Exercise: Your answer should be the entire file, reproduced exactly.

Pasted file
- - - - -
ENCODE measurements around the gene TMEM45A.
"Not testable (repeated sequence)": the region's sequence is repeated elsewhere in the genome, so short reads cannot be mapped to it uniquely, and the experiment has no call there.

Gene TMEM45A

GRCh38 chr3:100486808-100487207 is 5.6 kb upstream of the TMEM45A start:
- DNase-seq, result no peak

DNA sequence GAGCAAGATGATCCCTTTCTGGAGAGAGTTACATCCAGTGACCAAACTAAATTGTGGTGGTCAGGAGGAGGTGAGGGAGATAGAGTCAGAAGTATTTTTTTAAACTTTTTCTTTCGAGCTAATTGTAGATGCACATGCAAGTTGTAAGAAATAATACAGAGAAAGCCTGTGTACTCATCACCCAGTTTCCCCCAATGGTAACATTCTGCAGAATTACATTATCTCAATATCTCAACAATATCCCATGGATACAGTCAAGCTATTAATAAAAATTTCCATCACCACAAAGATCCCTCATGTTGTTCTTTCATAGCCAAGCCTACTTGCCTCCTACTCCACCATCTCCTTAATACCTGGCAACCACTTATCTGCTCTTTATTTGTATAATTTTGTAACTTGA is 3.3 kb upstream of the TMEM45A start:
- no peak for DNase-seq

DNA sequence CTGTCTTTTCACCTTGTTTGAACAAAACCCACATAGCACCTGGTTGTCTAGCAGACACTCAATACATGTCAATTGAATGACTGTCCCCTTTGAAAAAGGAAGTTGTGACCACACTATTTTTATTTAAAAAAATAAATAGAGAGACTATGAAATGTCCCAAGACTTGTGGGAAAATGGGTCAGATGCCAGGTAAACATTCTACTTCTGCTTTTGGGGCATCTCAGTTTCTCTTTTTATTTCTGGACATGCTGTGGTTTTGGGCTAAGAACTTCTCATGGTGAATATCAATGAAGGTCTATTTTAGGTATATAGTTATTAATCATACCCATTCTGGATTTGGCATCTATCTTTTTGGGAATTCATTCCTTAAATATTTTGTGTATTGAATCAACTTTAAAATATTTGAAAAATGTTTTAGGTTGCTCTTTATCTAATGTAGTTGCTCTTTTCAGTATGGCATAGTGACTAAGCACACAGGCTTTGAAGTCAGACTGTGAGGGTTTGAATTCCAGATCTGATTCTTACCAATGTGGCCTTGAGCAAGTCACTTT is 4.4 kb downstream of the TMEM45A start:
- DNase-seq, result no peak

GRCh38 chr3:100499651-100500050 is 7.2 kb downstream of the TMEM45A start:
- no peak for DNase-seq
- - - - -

ENCODE measurements around the gene TMEM45A.
"Not testable (repeated sequence)": the region's sequence is repeated elsewhere in the genome, so short reads cannot be mapped to it uniquely, and the experiment has no call there.

Gene TMEM45A

GRCh38 chr3:100486808-100487207 is 5.6 kb upstream of the TMEM45A start:
- DNase-seq, result no peak

DNA sequence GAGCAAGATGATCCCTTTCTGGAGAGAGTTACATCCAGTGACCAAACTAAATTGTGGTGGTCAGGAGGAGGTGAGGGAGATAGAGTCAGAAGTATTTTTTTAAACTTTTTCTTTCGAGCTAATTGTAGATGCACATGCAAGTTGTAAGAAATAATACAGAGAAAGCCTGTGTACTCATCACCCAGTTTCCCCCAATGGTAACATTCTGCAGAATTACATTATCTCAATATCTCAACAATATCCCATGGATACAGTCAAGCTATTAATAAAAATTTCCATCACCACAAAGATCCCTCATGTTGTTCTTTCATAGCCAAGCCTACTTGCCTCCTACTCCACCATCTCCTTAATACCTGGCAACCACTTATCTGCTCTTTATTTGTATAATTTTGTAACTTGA is 3.3 kb upstream of the TMEM45A start:
- no peak for DNase-seq

DNA sequence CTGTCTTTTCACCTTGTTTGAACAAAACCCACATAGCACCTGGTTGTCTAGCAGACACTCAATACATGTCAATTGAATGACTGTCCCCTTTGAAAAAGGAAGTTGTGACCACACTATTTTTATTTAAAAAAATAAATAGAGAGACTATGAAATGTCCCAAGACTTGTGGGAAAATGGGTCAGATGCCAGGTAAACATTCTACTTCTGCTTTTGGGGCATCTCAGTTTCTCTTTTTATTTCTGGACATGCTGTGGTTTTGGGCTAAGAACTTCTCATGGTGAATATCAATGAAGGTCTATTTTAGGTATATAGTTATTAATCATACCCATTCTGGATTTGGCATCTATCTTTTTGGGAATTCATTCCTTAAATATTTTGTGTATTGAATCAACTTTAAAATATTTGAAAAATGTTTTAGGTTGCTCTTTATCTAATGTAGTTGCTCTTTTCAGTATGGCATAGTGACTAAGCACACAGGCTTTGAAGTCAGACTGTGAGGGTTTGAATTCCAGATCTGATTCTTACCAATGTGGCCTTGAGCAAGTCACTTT is 4.4 kb downstream of the TMEM45A start:
- DNase-seq, result no peak

GRCh38 chr3:100499651-100500050 is 7.2 kb downstream of the TMEM45A start:
- no peak for DNase-seq